Why doesn’t government enforce the EU directive that big companies pay within 60 days?

 pay final notice graphicFollowing many years of late payment of bills endangering smaller companies– with the average business owed £31,000 – the Coalition’s Business Secretary MP Vince Cable is to compel companies to publish information about their payment terms.

Last year the subject of late payment was covered on this site, recalling that for many years an engineer neighbour found that the Dutch engineering industry’s system works well: 30% of the full amount due is paid immediately, and then 30% is paid on completion of the job. The final amount is deemed to be the profit and follows later within a stipulated time frame. This does help to avoid the cash-flow problems afflicting those in this country who often have to wait for three months – and more – before any payment is made.

Large companies who have been delaying payment to their suppliers to maximise their profits, might – it is hoped – be ‘shamed’ into changing their behaviour.

pay deloitte graphicBrian Groom of the Financial Times reports that tougher measures such as fining or naming the defaulters could be introduced if the latest plan proves ineffective. Suppliers have been able to charge interest on late payments since 1998, though few do so because they fear upsetting powerful customers.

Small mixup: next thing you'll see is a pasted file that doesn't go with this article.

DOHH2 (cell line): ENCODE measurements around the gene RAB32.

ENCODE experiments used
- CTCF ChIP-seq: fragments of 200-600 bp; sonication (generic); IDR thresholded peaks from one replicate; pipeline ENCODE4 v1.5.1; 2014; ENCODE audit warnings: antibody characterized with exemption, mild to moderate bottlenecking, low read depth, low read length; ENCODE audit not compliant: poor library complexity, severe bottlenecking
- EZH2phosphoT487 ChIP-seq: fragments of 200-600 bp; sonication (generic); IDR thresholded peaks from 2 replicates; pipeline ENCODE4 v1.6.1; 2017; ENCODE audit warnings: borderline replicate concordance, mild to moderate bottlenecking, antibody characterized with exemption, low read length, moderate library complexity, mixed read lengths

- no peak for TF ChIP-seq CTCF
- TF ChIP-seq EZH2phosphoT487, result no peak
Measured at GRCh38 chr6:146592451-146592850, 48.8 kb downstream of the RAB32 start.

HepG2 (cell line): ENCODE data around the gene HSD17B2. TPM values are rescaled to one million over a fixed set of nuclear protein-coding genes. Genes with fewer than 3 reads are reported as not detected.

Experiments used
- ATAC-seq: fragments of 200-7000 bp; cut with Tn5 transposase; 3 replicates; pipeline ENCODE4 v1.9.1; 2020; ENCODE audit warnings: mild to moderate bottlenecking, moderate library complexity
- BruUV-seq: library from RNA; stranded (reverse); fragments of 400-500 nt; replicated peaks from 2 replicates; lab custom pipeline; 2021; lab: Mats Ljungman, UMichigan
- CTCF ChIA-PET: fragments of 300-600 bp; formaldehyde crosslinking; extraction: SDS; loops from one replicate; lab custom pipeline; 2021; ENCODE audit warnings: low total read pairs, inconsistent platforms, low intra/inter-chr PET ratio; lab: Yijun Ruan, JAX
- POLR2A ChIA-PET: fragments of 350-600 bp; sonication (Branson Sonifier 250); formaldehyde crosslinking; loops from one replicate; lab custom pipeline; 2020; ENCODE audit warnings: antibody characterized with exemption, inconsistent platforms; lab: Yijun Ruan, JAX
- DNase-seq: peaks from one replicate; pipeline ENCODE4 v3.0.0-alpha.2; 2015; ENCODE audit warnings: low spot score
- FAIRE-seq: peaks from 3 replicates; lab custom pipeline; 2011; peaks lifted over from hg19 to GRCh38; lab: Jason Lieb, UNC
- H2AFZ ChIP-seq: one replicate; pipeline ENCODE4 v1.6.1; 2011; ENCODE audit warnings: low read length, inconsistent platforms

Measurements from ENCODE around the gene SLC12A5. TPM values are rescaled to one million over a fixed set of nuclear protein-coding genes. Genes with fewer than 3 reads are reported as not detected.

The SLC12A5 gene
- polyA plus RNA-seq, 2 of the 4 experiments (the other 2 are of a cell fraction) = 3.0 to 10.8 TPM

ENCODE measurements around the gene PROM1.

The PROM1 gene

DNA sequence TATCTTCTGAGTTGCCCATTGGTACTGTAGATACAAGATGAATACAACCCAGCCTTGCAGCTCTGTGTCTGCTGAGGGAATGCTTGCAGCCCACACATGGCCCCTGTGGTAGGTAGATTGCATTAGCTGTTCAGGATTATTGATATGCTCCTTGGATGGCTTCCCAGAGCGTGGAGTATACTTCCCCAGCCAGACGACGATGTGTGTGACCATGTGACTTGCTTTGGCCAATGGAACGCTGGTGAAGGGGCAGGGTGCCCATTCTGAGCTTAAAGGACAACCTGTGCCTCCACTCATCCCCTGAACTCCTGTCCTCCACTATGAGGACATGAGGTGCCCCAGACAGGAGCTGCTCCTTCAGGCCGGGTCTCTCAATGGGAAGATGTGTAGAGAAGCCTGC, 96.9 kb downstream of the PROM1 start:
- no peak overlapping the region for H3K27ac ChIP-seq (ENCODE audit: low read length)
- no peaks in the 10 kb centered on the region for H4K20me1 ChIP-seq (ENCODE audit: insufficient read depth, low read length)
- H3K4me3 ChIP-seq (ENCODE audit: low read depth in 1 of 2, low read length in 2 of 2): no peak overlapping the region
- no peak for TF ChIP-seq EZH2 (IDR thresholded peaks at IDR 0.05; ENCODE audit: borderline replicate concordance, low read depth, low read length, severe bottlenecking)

The government will work with the Institute of Credit Management to strengthen the voluntary Prompt Payment Code, which more than 1,500 companies have signed.

John Allan, chairman of the Federation of Small Businesses, said: “Whether these measures go far enough without calling for a statutory code will be determined by how big companies change their culture”.

Late Payment Information Campaign

pay on time graphicThe European Commission has organised a two-year campaign in the 28 Member States to end in December 2014. The aim is to increase awareness amongst European stakeholders, in particular SMEs, and within public authorities on the new rights conferred by Directive 2011/7/EU.

Voluntary regulation has repeatedly failed to influence corporate practice – but dare the government offend those with whom they have such close and cordial relations?

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Posted on May 30, 2014, in Conflict of interest, Corporate political nexus, Government, Parliamentary failure, Planning, Vested interests and tagged , , , , , . Bookmark the permalink. Leave a comment.

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